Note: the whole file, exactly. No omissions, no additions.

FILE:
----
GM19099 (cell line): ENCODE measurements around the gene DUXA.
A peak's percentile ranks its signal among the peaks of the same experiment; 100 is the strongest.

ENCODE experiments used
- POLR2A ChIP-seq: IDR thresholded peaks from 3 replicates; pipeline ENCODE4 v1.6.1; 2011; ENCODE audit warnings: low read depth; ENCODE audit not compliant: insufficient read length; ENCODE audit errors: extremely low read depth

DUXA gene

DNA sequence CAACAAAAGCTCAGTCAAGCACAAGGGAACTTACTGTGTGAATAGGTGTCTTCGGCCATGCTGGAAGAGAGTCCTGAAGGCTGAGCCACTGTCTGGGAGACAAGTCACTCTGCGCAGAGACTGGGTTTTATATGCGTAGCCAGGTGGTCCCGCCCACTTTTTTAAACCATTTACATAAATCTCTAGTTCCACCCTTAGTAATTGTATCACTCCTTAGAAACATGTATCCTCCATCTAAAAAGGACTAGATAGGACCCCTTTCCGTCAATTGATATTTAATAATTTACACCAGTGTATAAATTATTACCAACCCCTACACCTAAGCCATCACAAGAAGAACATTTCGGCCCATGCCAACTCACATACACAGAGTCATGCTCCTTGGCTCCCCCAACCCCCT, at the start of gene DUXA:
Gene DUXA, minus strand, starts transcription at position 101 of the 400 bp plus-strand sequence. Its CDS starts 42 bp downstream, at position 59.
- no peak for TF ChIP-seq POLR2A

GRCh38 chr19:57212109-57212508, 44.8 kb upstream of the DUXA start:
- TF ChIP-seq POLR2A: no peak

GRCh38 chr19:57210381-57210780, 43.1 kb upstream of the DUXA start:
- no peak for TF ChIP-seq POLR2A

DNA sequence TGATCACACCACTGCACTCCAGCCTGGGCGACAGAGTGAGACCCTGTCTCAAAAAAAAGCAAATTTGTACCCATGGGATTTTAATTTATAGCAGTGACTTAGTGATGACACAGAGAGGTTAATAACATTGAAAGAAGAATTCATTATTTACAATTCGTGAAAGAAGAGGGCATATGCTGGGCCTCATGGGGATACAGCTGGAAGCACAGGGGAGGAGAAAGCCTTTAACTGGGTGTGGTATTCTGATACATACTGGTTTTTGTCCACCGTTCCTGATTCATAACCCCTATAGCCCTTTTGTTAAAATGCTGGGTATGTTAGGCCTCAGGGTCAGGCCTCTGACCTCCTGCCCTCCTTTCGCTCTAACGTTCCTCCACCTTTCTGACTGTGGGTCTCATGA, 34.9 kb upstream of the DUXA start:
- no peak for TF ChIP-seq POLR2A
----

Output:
GM19099 (cell line): ENCODE measurements around the gene DUXA.
A peak's percentile ranks its signal among the peaks of the same experiment; 100 is the strongest.

ENCODE experiments used
- POLR2A ChIP-seq: IDR thresholded peaks from 3 replicates; pipeline ENCODE4 v1.6.1; 2011; ENCODE audit warnings: low read depth; ENCODE audit not compliant: insufficient read length; ENCODE audit errors: extremely low read depth

DUXA gene

DNA sequence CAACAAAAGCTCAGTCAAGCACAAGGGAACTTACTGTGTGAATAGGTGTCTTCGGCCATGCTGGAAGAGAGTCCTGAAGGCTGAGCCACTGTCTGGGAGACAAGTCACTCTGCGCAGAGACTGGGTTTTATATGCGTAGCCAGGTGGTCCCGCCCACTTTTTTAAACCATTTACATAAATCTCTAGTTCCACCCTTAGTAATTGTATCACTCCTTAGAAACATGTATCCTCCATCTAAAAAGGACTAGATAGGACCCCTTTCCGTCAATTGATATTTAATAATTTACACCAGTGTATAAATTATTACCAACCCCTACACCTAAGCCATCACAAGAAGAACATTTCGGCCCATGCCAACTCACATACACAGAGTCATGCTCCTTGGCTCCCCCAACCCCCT, at the start of gene DUXA:
Gene DUXA, minus strand, starts transcription at position 101 of the 400 bp plus-strand sequence. Its CDS starts 42 bp downstream, at position 59.
- no peak for TF ChIP-seq POLR2A

GRCh38 chr19:57212109-57212508, 44.8 kb upstream of the DUXA start:
- TF ChIP-seq POLR2A: no peak

GRCh38 chr19:57210381-57210780, 43.1 kb upstream of the DUXA start:
- no peak for TF ChIP-seq POLR2A

DNA sequence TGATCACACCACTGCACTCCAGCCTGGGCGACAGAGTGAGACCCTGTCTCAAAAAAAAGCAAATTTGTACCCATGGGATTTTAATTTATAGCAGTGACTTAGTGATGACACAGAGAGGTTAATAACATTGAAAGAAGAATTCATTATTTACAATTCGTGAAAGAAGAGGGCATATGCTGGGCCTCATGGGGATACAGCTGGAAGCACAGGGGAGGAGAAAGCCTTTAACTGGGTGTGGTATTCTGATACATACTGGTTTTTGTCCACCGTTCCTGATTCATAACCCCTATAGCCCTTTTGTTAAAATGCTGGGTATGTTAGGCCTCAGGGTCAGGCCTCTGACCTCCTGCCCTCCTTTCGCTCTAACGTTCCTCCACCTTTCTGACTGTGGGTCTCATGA, 34.9 kb upstream of the DUXA start:
- no peak for TF ChIP-seq POLR2A